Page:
Banks are in the business of lending money. However, unlike before the mortgage meltdown when banks would give essentially anyone with a pulse a suitcase full of cash, banks are understandably being more responsible with how they loan money — as they should be. If you’re thinking of buying, here’s our home buyer checklist, to help you out.
Check your credit
This vital step helps you to know what you can comfortably afford. Plus, you may find inaccuracies or things you weren’t aware of, which will allow you time to fix them. Despite the common myths, your credit score won’t take a hit unless it’s run several months in a row — which is unnecessary, as credit reports are generally good for 90 – 120 days.
Pay off credit cards and other debt
Lenders are always looking at a buyer’s habits. Ideally, you don’t have any credit card debt — but if you do, get it knocked out before you make an offer. Never ever open department store accounts as credit bureaus look unfavorably at these, and be sure not to close any existing credit card accounts either as that may be detrimental to your credit.
Hold off on big purchases
Yes, home buying puts people into the “buying mood” for a lot of other things. That new car or deluxe bedroom set may seem like things you can’t live without, but buying them before you close can cost you dearly — in closing costs, interest rate, and stress levels. Wait until the day after you close before making additional, big purchases.
Think before changing jobs
If you stay in the same field and with the same (or better) wages, changing jobs shouldn’t be a big deal. But if changing industries or compensation structure (i.e., from salary to commission) without two full years of tax returns to show your earning potential, your hope of ownership may be seriously delayed. And yes, the bank likely will verify your employment several times, even on the day of closing.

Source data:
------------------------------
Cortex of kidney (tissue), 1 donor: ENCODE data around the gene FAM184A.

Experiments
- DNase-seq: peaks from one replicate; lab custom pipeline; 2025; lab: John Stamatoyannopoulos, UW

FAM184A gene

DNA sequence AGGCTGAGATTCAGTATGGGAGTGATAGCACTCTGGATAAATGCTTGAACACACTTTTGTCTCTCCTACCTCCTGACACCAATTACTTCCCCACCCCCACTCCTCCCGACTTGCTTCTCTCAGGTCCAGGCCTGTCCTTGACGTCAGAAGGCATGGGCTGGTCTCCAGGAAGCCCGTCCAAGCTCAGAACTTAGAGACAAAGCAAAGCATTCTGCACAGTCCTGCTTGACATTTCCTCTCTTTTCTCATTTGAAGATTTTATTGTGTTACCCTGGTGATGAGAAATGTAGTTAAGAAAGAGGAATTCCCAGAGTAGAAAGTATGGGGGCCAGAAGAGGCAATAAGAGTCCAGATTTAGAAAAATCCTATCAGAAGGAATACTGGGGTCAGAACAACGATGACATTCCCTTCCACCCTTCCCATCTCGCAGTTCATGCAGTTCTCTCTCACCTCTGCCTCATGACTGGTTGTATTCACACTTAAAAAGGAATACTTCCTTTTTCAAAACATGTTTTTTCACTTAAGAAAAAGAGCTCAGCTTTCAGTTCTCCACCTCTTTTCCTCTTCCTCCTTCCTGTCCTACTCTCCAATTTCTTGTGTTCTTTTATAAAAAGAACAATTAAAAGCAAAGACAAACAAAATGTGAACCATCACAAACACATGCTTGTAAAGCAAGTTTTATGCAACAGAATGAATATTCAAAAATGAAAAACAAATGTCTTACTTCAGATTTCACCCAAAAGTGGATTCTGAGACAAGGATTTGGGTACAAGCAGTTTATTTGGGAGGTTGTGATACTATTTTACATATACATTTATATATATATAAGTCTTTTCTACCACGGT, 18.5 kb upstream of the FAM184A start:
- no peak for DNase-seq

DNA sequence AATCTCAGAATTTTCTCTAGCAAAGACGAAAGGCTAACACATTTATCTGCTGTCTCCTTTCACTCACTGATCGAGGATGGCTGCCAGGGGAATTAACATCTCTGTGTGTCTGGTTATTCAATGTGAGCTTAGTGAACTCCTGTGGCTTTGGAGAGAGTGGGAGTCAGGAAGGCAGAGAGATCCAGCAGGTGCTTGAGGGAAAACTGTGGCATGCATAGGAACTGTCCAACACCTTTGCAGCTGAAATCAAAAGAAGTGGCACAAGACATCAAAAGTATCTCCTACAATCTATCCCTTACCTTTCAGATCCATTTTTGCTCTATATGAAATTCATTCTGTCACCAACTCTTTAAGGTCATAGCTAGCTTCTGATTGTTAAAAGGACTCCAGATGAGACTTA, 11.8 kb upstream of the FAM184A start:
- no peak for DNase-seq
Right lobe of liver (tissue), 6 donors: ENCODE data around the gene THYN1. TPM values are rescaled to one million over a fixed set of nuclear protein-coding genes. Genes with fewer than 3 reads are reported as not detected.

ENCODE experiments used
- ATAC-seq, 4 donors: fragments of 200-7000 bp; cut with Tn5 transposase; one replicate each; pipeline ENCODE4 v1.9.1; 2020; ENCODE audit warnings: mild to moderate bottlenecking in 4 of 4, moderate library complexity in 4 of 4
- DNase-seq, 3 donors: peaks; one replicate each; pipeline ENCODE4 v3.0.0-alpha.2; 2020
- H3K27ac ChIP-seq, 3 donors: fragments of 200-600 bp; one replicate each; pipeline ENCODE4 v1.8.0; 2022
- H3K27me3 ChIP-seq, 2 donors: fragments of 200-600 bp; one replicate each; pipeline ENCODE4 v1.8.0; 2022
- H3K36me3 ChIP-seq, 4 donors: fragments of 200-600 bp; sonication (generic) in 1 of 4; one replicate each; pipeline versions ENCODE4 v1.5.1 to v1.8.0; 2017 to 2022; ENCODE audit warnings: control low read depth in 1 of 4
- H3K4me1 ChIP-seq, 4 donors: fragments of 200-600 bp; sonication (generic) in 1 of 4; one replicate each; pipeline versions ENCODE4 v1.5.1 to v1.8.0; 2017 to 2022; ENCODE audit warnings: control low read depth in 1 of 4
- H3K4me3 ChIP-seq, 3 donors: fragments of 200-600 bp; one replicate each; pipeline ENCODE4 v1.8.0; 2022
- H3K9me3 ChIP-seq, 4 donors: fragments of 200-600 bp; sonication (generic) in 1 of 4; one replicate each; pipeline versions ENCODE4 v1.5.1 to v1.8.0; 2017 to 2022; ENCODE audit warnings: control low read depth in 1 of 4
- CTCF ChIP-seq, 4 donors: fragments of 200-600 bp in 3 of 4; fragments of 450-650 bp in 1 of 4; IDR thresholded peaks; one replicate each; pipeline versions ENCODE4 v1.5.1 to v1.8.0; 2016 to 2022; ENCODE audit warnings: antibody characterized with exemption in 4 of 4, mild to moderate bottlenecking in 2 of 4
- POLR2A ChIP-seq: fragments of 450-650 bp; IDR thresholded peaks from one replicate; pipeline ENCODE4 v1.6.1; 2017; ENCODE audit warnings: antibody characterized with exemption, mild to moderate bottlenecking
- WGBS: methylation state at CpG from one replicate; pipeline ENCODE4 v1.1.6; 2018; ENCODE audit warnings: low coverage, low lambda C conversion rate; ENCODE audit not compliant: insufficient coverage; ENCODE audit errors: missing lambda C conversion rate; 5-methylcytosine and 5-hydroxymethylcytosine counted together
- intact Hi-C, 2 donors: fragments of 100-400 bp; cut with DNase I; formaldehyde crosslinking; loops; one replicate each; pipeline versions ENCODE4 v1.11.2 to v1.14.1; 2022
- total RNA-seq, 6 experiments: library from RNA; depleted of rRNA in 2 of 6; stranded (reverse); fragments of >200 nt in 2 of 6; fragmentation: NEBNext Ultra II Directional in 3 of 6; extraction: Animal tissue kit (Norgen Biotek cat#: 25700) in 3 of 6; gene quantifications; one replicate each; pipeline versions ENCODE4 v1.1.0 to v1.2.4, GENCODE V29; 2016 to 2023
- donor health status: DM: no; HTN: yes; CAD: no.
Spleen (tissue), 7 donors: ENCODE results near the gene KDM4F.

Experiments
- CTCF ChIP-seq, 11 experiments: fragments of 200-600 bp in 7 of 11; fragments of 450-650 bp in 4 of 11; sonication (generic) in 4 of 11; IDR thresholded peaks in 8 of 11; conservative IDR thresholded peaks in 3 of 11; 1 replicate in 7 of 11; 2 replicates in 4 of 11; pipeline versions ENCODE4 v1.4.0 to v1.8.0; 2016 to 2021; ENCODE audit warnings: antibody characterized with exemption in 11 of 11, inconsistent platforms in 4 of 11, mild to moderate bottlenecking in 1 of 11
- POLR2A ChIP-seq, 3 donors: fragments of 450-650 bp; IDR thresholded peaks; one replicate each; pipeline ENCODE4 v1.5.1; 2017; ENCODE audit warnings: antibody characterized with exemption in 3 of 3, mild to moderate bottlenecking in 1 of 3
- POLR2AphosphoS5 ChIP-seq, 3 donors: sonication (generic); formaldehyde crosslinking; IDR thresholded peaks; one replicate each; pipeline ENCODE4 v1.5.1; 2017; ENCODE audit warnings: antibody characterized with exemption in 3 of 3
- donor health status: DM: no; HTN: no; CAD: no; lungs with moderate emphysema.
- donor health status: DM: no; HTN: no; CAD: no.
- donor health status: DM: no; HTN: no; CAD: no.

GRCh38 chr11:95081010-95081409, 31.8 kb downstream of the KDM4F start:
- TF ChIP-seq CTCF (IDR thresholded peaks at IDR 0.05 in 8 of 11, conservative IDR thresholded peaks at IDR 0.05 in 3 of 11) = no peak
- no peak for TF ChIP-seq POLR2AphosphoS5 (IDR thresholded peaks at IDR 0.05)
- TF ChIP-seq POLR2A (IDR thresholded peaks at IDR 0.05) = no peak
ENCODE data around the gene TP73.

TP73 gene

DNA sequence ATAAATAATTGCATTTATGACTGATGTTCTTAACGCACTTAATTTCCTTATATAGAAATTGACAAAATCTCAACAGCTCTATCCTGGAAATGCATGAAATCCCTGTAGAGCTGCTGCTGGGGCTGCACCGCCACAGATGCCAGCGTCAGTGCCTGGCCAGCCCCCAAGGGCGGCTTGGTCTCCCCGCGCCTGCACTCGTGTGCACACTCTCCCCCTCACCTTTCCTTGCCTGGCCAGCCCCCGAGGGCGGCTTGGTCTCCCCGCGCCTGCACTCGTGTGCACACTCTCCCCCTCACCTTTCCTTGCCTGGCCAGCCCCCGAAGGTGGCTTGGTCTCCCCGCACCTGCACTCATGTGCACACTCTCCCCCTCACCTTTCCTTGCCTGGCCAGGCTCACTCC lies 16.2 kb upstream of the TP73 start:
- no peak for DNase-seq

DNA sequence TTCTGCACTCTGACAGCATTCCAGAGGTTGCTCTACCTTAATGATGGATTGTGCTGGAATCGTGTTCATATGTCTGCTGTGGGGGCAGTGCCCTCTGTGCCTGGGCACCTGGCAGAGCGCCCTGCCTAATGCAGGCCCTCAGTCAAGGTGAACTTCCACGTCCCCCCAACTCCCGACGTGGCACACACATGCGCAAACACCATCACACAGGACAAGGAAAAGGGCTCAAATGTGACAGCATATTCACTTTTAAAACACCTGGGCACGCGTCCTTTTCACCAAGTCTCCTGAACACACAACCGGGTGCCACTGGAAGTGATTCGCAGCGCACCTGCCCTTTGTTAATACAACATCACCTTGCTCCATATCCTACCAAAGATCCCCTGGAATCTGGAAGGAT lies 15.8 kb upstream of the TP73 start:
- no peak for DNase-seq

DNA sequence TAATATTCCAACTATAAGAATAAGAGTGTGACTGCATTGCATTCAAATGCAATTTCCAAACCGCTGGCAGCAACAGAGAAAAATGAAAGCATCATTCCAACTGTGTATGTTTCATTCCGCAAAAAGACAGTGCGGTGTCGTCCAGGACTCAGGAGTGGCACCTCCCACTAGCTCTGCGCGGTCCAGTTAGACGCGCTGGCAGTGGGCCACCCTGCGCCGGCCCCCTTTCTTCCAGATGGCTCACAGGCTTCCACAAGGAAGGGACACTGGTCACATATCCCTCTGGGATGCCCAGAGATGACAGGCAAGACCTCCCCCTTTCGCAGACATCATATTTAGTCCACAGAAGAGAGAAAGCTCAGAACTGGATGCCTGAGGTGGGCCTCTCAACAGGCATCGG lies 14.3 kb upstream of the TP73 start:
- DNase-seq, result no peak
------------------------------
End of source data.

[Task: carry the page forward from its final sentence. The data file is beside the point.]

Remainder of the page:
Know what the lenders want
Banks will look at everything about you financially: income, credit score and credit history, outstanding debts, assets and investments, monthly expenses, and your debt-to-income ratio. Be meticulous about how you handle your finances when planning a purchase. Also, be ready to explain any random or abnormal deposits that appear on your bank statements.
Check mortgage rates and closing costs
Your personal bank is one place to check with, but they may be limited in the kinds of loans they can offer which could adversely affect you given your specific situation. Mortgage brokers often have more options available, and thus potentially could be more competitive on rates. Whomever you choose, decide on a lender the same way you want to choose a realtor, by getting a referral from someone you trust.
Be sure to get the lender’s personal cell phone number as well — you likely will need to reach them after hours or over the weekend at some point. Online national lenders are notorious for making fantastic promises but lack the accountability that you will want from the person you trust with what will likely be your largest purchase. And always compare closing costs between lenders you speak with.
No doubt there is a lot involved in this process. There is also little doubt that homeownership brings with it so many upsides. You probably knew that it wouldn’t be a simple walk in the park to get a mortgage. But it’s worth it. Follow our six home buyer checklist tips and it will make things a little easier.